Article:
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Kytherian Newsletter Sydney

Kythera: A Mediterranean Island Through Time

Kythera: A Mediterranean Island Through Time - Paspalas advertisement_0001

From the Invitation to the Stavros Paspalas Lecture on Archaeological Research on Kythera.

From, The KYTHERIAN, MAY 2006, Page 8

[Newsletter of the Kytherian Association of Australia.]

by, George Vardas

On 5 April 2006 more than 200 people crowded into the General Lecture Theatre in the Main Quadrangle of Sydney University to hear an enthralling lecture by Dr Stavros Paspalas, Deputy-Director of the Australian Archaeological Institute at Athens, entitled “Kythera: A Mediterranean Island Through Time”. The audience was literally taken on an enchanted tour through time and space as Dr Paspalas chronicled the significant impact which this little island has had in the broader history of the Mediterranean basin from the “deep recesses of antiquity”.

The catalyst for this renewed interest in the history of Kythera has been a number of scientific and archaeological investigations, including the Australian Paliochora-Kythera Project (APKAS) which is a project of the Sydney University Archaeological Computing Laboratory and sponsored by the Australian Archaeological Institute at Athens. The Nicholas Aroney Foundation has also provided financial support for the project which has been ongoing since 1999.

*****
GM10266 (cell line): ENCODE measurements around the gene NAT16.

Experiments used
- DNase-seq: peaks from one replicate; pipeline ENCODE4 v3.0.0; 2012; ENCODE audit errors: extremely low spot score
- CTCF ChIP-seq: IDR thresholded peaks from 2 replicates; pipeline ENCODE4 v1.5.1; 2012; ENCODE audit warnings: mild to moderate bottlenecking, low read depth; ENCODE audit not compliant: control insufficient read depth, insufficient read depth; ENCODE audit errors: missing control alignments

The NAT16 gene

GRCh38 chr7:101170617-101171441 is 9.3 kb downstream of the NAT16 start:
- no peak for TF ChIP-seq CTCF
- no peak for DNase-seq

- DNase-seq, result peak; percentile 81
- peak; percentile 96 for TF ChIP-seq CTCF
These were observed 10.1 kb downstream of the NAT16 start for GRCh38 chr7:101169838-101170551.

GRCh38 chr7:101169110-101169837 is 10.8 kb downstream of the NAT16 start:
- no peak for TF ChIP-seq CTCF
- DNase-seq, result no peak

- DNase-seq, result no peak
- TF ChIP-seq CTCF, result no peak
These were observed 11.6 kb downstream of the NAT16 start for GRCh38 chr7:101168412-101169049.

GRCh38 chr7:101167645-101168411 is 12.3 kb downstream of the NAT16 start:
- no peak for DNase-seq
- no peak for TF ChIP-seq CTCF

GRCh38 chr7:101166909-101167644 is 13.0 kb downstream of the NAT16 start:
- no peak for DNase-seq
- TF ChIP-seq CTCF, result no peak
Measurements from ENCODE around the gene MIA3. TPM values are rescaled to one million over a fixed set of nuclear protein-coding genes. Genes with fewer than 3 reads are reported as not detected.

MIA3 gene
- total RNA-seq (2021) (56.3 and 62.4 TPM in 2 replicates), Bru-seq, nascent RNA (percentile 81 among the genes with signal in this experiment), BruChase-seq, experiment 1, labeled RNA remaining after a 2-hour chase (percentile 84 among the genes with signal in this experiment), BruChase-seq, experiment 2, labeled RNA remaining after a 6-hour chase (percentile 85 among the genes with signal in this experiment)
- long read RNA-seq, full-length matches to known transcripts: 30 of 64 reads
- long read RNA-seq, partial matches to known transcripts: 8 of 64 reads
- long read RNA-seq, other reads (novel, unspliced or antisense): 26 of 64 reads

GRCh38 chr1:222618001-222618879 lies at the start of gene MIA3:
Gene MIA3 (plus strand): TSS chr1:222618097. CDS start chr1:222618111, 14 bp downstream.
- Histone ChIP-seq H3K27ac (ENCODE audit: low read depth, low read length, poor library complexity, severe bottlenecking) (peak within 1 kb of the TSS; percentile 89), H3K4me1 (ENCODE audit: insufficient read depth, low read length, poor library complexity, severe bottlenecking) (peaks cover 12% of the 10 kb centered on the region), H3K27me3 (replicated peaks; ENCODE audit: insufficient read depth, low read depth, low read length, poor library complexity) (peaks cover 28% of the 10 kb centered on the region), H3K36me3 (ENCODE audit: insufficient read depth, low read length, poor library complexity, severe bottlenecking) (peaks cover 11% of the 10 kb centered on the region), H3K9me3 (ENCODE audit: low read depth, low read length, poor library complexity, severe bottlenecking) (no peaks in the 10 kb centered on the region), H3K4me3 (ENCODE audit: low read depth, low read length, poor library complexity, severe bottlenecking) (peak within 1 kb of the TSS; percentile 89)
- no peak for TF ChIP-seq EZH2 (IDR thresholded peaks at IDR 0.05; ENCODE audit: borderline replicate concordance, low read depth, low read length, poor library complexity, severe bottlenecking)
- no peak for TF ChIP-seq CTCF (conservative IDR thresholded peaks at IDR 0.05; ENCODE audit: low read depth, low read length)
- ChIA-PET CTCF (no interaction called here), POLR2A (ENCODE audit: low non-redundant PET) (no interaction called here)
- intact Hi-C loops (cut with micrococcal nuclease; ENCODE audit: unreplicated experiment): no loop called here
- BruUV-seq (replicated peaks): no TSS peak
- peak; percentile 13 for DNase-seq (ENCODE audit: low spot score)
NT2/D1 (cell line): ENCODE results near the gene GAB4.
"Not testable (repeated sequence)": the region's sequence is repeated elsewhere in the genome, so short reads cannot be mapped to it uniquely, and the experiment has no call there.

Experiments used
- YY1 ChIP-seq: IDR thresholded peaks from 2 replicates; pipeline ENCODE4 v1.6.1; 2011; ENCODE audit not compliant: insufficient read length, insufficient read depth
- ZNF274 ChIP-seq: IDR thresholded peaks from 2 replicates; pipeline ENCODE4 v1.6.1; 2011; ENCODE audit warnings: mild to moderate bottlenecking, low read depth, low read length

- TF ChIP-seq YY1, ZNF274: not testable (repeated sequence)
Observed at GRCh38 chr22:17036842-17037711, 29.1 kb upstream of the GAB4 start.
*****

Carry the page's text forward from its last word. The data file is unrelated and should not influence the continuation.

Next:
As Dr Paspalas explained, the landscape of Kythera is littered with evidence of human occupation going back millennia. APKAS is an intensive and systematic archaeological field survey which has sought to reconstruct the history and cultural dynamics of the northern part of the island. The team members literally walk across the landscape and record all archaeological material that is observed, including pottery fragments and other cultural remains that lie on the surface. In this way, the researchers gain a better understanding of the human activity in the areas that are surveyed.

The field walking in the area around Ammoutses produced pottery sherds from the Bronze Age (around 2SOOBC) with a heavy concentration of Early Helladic and Minoan-type ceramics. Ever since the work of the British in the 1960s at Kastri and more recently the excavations at the Minoan peak sanctuary below Aghios Georgios tou Vouno undertaken by Professor Yiannis Sakellarakis, it is clear that there was a substantial Minoan presence on Kythera, probably as a large settlement or even a Minoan colony. According to Dr Paspalas, the first Minoans came to Kythera in around 2000BC.